Hit or miss, I have to say. The stocks I've bought there have been disappointing,as I noted upthread, and some merguez were pretty forgettable.

The charcuterie is pretty good, though that stuff is so commonplace now that I'm not sure I'd drive out of the way for it if, say, 3 Little Pigs or Stachowski's were equally convenient.  This, by the way, is a sign that the world is becoming a better place despite Putin, and should not be taken as a complaint.

Having a good deal of fun with the meat, though.  I saw spider steaks there, the first time I'd ever seen them, and snatched up their only two. I'm not saying that they'll replace the onglet as a cult yuppie beef cut, but they were, I don't know, interesting.  Beefy with a slightly aggressive texture.   And I have a dry aged "tomahawk" prime rib roast about four ribs (two removed) thick that I bought because it looked cool.   It's a pretty tempting place to wander by, and you can drink beer while making up your mind what looks enticing that day.

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My boyfriend and I walked to the Red Apron on D St. Sunday morning after I ran the Cherry Blossom Ten Miler. I am so glad this place opens at 9am because not only was I tired and hungry, I was in a sour mood as the race did not go as well as I had hoped. Fortunately, there wasn't a line when we arrive around 9:30am and we were able to order right away. At my boyfriend's urging I ordered to my stomach's content: spiced mocha, buenos dias breakfast sandwich, and a raspberry doughnut.

I probably shouldn't have ordered the mocha and the doughnut since it was way too much sugar for me but both were really good. Thinking back, I didn't get any "spice" in the mocha but it was delicious nonetheless. The raspberry doughnut, which I split with my boyfriend, was really really good. Although I have a huge sweet tooth, I prefer a savory breakfast and don't generally order things like donuts. I'm glad I ordered this though as the dough was on the light side and there was a perfect amount of raspberry jam, the best part of the doughnut. I love a good breakfast sandwich and made quick work out of the buenos dias (chorizo, pickled red onions, egg, and sour cream on a tigelle). The sandwich looked small when it came out and I contemplated asking my boyfriend if he would split a second sandwich with me but it was very filling (I ate this before the doughnut) and I was sated with a singular breakfast sandwich after all.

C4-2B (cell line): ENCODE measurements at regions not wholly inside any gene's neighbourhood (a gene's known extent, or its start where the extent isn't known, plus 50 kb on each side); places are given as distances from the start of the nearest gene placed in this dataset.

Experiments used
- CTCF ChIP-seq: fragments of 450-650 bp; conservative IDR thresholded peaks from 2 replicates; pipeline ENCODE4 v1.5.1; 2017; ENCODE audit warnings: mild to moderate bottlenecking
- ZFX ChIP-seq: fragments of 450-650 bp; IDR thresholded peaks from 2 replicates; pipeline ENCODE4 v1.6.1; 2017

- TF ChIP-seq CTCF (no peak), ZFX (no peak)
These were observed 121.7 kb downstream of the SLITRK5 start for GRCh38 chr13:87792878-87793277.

I left in much better spirits and on the way out, I picked up some very good pate campagne for the road. I couldn't help myself.  B)

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I and my wife and kids went on Saturday.  The food was pretty good. My 1 one year old eat a bit of everything that was put in front of her and liked it. My 3 year old, who is in his very picky eater phase, liked the hot dog and chips (not always the case).

The only issue we had was there was no diet soda.  My wife has a medial issue that prevents here from drinking or eating a lot od sugar.  SHe does not like iced tea so that left the option of water. I think Red Apron my want to rethink this as there are a lot of diabets and others who do not do non diet soda.

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I finally got the Porkstrami sandwich last night at the Union Market location-- typically I get their excellent burger.  It was tasty, but I was a bit surprised at the (smallish) size.  I remember previous Red Apron sandwiches being more "meat bombs" (in a good way).  At a place like this, you are not expecting finesse or tapas portioning.  But I digress.  The sandwich itself was good.  I got kraut on the side, and a few bites in my companion remarked at how good the kraut was, so we loaded it on which added a lot of flavor to the sandwich.  Sometimes you have to trust the chef and go with the sandwich as-conceived...

(Another must-have at Union Market- the fish & chips at District Fishwife.  And anything at Neopol Smokery)

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A friend was hosting her out of town brother and  his wife from Chicago (who I'm also friends with) as they passed through on their way to the Outer Banks last Friday, and she cooked a bavette (flank steak) from Red Apron for dinner that was very good.